Since taking leave of the nest, breakfast started with Jack texting his friend next door, Scott. It almost always regarded the making of toast. Sometimes Scott would text Jack before Jack would text Scott, either way it almost always involved toast. A rewarding treat given the contemplation, deliberation and final toast providing decision they had made a previous week. Block A had been lacking in a toaster, now it only missed a microwave. 

 

It was little things like breakfast with Scott that perked him up. The knowledge that someone out there wanted to interact with him, someone out there wanted to give him, the emotion duck, some burnt bread and jam. It was difficult for him to hide from anyone in Block A how he was feeling, nobody but Scott was aware of the entire story that had recently unfolded, and therefore they must have been convinced that he was continually like this, always had been and always will be, a grump. There was a relative accuracy behind such assumptions, yet despite his slumped shoulders and nervous eyes, Jack could be fun. Recent events had forced him backward, made him cold, had smothered him into silence.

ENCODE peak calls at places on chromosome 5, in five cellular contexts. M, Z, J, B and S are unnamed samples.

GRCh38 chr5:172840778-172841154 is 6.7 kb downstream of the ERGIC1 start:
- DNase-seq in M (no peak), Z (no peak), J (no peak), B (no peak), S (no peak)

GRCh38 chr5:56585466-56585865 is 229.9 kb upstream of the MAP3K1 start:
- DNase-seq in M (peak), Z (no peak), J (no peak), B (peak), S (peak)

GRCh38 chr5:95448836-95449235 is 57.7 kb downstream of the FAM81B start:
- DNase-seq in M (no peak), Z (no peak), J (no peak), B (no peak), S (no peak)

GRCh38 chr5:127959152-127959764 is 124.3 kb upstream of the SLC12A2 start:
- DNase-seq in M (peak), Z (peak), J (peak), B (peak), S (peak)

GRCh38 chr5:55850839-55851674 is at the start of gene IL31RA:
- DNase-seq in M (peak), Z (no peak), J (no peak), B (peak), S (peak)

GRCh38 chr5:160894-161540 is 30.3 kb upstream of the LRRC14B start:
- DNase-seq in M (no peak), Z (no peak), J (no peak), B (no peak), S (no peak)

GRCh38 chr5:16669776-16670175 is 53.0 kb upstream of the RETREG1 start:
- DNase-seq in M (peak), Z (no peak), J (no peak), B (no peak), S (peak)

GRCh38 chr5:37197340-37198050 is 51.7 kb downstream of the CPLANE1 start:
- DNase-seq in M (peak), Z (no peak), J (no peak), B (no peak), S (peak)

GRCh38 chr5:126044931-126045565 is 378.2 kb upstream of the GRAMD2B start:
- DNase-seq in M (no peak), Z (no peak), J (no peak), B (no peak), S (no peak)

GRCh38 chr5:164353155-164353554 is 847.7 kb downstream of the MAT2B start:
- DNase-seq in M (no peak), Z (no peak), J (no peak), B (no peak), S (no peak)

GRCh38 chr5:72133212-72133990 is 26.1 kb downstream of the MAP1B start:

Jack slide down the banister and soldiered forward to the kitchen. Grinning at him behind sleepy blue eyes eyes, his next-door neighbour shut the door of the fridge and dropped into their recent contraption, two slices of bread. Raising an eyebrow to acknowledge surprise for the lack of crumbs involved, he tugged on the lever. Scott the scot; it was a cruel joke for the proud parents of their Edinburgh newborn. 

 

“Alright?” He asked in the sort of way that would warrant no other response than:

“Yeah, you?” Said Jack,

“Yeah, I’m alright, ta,”

“Cool...that’s great,” said Jack, overcooking it.

Mornings aside, Jack had known Scott as nothing other than extraordinarily talkative. Typically it was mundane chatter about his dogs, his family, about an entire hamper basket of irrelevant nonsense that Jack nodded along to in the way he expected the dogs back in Edinburgh did. From an honest, working class background, Scott’s family life seemed idyllic and he was forever retelling stories of their ‘Working class economies.’ Jack’s favourite example was his Mother applying PVA to old newspaper sheets, the aim to ultimately form wastepaper bins and then, of course, selling them on to everybody in the street.

“Sleep well?”

“Yeah actually, not bad given the noise they all made last night,” he tried to make eye contact with Scott, but found him to bee focused on their breakfast, “How about you?”

“Aye, I slept like a log,” said Scott, “How’s the, you know, how’s the whole thing?” Awkward. Using it as somewhere to perch Jack bounded upon the work surface,

“It’s alright, I’m just keeping busy,” “I never know if I should ask,” admitted Scott, providing a complimentary frown.

“I appreciate that you do,”

“Aye, sure, but you know, just give me a shout if you ever want to talk, I’m always a-boot,”

“I might,” Jack smiled, a response that had made everything uncomfortable.

“Gotta’ be going after quarter to,”

“Oh right. That is early.”